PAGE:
You must understand the basic psychology of developers. It is an ingrained need of developers to commit code. Anything that prevents them from doing so is a very, very bad thing. Failed test is definitely something that prevents them from doing so, ergo it is a bad thing. Hence the resistance.

What you must point out is that, while the automated tests slow them down short-term, in the long run it will save them a lot of grief and will actually speed them up, because they will be able to focus more on the development of new things, and will lose less time doing the other thing that developers hate to do: fixing bugs.

And yes, you must enforce it. You must get the unconditional support from the management and make writing automated tests mandatory and non-negotiable. Over time, the developers will get used to them. What will help is if you can devise some metrics that will show how much more new development was done, and by how much the number of bugs was reduced since you introduced the automatic tests. Words are volatile. Numbers are solid. And numbers are something an average developer understands better than words. If you can prove using solid numbers that automated tests are good, you will get little to no resistance to them.

11

In their mind, if tests are failing after a checkin, it's a problem of the test and not of the code change and it's just our toy project. We had discussions several times if a failing test is a real error. Most times it is.

There's your problem. If your tests are flaky (even if they are reliable 'most of the time'), then people will tend to ignore the results. Your automation team should focus on eliminating those false negatives. Only then will the rest of the team gain enough confidence in the results to actually trust them.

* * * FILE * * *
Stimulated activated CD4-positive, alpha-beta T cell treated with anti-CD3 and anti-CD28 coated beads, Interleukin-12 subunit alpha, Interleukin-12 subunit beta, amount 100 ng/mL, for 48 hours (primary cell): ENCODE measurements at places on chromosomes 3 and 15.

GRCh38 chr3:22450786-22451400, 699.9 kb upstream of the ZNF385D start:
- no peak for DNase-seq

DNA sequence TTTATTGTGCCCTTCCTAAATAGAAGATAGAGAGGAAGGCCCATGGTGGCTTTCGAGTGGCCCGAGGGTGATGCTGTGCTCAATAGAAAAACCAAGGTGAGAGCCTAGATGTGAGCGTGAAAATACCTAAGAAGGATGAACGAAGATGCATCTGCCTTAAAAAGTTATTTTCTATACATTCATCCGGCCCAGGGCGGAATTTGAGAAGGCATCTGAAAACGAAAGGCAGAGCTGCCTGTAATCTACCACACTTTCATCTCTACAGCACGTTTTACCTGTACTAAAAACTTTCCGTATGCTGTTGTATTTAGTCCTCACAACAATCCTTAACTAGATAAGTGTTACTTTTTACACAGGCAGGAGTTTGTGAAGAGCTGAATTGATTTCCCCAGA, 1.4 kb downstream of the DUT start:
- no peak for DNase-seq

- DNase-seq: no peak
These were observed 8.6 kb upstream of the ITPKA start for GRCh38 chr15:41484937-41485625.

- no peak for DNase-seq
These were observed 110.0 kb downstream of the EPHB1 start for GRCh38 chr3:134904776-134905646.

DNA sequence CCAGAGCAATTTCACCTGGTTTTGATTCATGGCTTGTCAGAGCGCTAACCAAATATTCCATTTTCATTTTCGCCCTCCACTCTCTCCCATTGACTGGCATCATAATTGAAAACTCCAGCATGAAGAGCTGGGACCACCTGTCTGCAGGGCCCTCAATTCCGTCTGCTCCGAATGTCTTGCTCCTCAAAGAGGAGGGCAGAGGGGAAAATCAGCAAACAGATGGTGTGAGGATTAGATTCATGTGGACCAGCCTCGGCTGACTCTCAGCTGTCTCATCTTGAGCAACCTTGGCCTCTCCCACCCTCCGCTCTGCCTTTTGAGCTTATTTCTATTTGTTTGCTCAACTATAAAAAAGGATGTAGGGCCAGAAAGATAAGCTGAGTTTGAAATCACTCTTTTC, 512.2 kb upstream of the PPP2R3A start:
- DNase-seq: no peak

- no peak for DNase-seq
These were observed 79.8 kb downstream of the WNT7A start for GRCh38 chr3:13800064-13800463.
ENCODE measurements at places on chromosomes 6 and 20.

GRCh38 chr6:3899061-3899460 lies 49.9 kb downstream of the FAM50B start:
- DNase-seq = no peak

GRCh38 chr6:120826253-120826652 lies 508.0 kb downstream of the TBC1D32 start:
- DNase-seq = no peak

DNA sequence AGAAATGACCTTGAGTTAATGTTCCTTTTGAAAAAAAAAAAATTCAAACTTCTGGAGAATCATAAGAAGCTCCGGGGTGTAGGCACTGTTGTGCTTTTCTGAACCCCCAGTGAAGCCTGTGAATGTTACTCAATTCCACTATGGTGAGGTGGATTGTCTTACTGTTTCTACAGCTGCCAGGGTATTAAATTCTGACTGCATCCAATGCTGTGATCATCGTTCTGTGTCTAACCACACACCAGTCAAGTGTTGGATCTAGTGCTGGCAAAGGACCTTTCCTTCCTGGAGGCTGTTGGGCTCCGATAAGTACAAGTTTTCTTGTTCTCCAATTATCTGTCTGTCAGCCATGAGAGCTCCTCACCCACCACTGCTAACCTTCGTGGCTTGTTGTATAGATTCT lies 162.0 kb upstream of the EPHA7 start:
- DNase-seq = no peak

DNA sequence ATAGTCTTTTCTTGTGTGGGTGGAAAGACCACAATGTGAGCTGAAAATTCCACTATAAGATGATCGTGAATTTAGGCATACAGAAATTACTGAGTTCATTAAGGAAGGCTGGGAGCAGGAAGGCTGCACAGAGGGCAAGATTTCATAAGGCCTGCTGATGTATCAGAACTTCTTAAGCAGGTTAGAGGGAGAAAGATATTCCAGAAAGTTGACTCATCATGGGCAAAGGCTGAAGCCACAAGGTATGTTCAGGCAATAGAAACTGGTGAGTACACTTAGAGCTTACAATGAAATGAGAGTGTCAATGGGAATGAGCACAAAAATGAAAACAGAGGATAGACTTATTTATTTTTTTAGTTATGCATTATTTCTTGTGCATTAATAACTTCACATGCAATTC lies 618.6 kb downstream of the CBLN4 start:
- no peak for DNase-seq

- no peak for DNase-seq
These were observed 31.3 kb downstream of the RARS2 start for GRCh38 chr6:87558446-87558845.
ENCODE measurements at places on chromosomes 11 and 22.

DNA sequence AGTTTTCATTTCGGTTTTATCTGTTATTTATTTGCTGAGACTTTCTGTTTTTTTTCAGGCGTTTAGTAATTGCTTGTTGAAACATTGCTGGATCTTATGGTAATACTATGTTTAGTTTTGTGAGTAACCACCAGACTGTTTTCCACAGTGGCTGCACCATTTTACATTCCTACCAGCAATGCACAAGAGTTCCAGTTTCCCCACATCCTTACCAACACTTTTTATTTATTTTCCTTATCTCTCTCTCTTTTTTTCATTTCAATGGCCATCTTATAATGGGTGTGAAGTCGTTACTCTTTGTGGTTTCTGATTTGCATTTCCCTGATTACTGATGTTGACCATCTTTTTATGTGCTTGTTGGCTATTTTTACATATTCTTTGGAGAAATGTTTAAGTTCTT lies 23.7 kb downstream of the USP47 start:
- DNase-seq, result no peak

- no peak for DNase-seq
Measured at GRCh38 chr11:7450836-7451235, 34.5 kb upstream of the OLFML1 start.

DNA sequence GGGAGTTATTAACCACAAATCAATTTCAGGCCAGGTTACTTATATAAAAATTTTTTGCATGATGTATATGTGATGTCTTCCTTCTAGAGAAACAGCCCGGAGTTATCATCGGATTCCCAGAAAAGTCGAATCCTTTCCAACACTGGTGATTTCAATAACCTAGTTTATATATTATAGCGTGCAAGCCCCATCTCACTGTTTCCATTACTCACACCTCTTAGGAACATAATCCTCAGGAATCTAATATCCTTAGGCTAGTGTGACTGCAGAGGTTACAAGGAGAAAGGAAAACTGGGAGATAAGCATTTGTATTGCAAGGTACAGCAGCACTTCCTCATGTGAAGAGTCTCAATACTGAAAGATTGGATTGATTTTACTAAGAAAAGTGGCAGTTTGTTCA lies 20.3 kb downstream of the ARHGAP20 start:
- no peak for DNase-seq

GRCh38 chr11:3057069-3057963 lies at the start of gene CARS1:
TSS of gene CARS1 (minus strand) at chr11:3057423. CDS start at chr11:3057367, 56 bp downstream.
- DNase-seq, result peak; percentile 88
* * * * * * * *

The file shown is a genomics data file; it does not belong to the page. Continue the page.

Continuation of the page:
• 5
    Then again, it could be something else. Like resistance to change. If a test fails, there is always something to fix, either the code or the test, so the attitude that people will ignore tests because the tests are flaky is misplaced. – Robert Harvey Oct 12 '17 at 19:23
  • We talked to them when we were sure that something broke (e.g. Test failed 3 times in a row after his checkin affecting the functionality in question). But yes, increasing reliability is the current priority. – Peter Schneider Oct 12 '17 at 19:29
  • 1
    @PeterSchneider a test can fail 100 times in a row, it will do that especially if the test is wrong. – Pieter B Oct 13 '17 at 7:33
  • On the other hand, a test that never fails is most likely completely useless – Vladimir Stokic Oct 13 '17 at 9:01
  • 1
    +1 Brittle tests are definitely a problem. Developers must be convinced the tests they write are useful, do not introduce needless complications, and are not busywork. – Andres F. Oct 13 '17 at 21:17
6

We can't and don't want to enforce something.

You definitely should enforce it! If someone pushes new code and the tests fail the code should be rejected! It is the only way to reliably maintain a larger software project.

  • I guess that depends on the system, the tests, the scale, and the development process. Not all bugs can be resolved right away, nor do all issues have to be resolved right away. – NickL Oct 15 '17 at 16:47

Not the answer you're looking for? Browse other questions tagged or ask your own question.